City builders on a walk along the soon-to-be Under Gardiner, January 2016
The next frontier for public space
Inspired by the possibilities presented on our walk, Susan presented to a group of 120 city builders at a public lecture event the next evening. Susan shared how she and the Design Trust foster creative solutions to enliven NYC’s public spaces – and build the cross-sectoral coalitions and political will to realize them.
As one of their marquee projects, Under the Elevated embraces “El Space” – beneath elevated transit infrastructure and expressways – as the next frontier of public space, connecting people and places better than the spaces atop (we can’t always argue for a High Line).
One of the key takeaways of Susan’s presentation was the critical importance of creating an authentic identity for any public space; there is no one-size-fits-all solution for the design of the public realm. Susan used Under the Elevated as an example of this identity shaping, in which the Design Trust set out to reclaim, redesign, and reconnect these “leftover” El Spaces – totalling an area four times the size of Central Park.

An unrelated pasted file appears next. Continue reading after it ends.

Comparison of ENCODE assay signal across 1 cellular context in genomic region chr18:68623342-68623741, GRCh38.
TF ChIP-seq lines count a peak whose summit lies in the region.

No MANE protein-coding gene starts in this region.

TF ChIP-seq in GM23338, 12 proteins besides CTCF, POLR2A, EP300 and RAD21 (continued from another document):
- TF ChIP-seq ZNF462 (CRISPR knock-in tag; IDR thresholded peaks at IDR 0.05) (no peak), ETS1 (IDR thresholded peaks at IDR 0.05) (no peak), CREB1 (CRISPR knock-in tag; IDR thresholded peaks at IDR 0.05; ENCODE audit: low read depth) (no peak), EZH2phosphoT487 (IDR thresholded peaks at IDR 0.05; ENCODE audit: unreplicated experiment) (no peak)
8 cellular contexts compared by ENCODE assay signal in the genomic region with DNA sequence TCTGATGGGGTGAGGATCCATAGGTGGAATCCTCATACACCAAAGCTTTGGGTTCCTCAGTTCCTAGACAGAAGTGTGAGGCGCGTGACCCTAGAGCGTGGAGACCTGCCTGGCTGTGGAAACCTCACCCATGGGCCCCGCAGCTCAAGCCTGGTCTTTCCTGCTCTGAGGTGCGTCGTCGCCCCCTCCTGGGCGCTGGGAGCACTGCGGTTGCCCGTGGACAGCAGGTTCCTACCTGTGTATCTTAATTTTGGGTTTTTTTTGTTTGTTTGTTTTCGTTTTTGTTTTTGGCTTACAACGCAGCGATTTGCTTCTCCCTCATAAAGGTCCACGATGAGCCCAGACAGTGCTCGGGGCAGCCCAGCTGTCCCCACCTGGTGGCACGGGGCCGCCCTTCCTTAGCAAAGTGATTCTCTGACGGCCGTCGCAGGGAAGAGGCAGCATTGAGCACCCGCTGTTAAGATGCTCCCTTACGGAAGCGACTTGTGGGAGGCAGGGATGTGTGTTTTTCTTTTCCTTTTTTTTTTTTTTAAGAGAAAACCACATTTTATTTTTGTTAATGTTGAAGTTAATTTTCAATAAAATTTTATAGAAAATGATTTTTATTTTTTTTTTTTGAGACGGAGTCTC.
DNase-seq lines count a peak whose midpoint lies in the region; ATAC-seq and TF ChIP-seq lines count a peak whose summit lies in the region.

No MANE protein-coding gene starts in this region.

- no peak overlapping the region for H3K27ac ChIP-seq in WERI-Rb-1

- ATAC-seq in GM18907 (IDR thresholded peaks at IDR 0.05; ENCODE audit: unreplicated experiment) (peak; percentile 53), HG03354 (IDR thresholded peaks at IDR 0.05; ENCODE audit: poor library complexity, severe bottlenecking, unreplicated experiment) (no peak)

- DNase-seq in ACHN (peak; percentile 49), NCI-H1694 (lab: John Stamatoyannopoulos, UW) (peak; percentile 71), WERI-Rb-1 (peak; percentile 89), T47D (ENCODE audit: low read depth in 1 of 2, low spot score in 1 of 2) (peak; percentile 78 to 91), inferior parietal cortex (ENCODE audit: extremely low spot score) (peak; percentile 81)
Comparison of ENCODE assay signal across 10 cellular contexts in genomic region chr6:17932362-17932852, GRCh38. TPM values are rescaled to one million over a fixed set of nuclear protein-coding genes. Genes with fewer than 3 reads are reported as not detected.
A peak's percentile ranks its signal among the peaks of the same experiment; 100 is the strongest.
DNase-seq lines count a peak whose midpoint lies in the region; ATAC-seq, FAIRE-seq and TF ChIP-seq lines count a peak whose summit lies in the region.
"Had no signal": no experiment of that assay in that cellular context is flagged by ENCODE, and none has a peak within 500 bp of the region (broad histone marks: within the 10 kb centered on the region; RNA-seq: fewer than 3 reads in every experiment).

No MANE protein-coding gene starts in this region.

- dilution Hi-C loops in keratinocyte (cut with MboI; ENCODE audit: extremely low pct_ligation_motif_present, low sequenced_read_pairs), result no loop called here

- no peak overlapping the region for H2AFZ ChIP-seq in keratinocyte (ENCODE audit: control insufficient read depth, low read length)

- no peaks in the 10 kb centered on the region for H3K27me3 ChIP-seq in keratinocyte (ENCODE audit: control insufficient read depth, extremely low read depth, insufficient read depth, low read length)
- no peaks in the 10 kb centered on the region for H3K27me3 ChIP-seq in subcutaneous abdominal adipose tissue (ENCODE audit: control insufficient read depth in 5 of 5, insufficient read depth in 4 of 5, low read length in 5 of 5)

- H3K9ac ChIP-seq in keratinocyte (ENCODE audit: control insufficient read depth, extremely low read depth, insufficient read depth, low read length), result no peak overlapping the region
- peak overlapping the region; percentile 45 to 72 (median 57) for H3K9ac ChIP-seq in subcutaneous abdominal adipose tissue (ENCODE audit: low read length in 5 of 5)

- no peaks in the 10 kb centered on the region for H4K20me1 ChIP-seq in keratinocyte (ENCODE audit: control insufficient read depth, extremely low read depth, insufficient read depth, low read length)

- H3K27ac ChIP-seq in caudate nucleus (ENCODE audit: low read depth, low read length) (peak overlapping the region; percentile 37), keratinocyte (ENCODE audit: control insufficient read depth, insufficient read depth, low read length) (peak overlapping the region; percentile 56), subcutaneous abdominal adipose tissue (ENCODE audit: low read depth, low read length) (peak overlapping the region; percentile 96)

Susan’s team categorized and created graphic identities for the unique overpass typologies, and one central “L” graphic that could be reinterpreted and reused throughout the project. The Design Trust took seriously the need to understand and adapt to local conditions – whether that be the demographics of the area, the lighting and sonic environment, or the historic value of the space. The design of their pop-up projects listened to and reflected community needs, developing a community gateway and info board in Chinatown and a seating area that incorporated local music history in the Bronx.
As the Design Trust embarks on this next phase of the project, they have developed a range of possible uses for El Spaces according to different local conditions, and along with NYC’s Department of Transportation are committed to ensuring that these spaces embody the needs and aspirations of the communities they serve.